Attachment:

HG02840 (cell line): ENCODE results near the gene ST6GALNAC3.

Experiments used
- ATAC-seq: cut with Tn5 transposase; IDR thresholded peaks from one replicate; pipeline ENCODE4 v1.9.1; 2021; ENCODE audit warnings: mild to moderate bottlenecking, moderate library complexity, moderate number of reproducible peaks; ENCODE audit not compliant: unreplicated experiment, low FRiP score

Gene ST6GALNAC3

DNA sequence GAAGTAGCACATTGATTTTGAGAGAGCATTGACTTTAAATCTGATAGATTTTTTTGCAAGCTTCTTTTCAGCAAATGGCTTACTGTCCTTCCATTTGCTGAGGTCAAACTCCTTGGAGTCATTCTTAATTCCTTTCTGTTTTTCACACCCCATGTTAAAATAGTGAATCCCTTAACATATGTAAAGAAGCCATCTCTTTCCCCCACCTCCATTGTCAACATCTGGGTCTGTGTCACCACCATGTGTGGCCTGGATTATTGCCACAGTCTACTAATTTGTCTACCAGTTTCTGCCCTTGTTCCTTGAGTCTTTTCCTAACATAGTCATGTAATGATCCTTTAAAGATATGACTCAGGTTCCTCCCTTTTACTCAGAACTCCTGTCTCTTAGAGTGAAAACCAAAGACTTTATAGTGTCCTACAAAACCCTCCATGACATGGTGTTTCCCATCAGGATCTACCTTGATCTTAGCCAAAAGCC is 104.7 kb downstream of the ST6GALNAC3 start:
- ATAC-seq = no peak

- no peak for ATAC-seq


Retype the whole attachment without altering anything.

HG02840 (cell line): ENCODE results near the gene ST6GALNAC3.

Experiments used
- ATAC-seq: cut with Tn5 transposase; IDR thresholded peaks from one replicate; pipeline ENCODE4 v1.9.1; 2021; ENCODE audit warnings: mild to moderate bottlenecking, moderate library complexity, moderate number of reproducible peaks; ENCODE audit not compliant: unreplicated experiment, low FRiP score

Gene ST6GALNAC3

DNA sequence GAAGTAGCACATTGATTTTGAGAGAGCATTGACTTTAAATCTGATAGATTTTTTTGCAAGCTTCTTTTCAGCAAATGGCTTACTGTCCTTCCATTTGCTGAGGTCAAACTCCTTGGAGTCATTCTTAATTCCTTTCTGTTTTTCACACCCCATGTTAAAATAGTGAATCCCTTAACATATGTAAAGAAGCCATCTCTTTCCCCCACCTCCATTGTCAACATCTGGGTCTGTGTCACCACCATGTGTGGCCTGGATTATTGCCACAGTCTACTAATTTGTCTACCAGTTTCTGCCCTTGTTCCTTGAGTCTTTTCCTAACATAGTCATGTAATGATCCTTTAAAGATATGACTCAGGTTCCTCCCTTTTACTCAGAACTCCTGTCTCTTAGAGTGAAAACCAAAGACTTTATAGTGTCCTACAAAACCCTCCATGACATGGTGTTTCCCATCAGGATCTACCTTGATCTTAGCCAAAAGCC is 104.7 kb downstream of the ST6GALNAC3 start:
- ATAC-seq = no peak

- no peak for ATAC-seq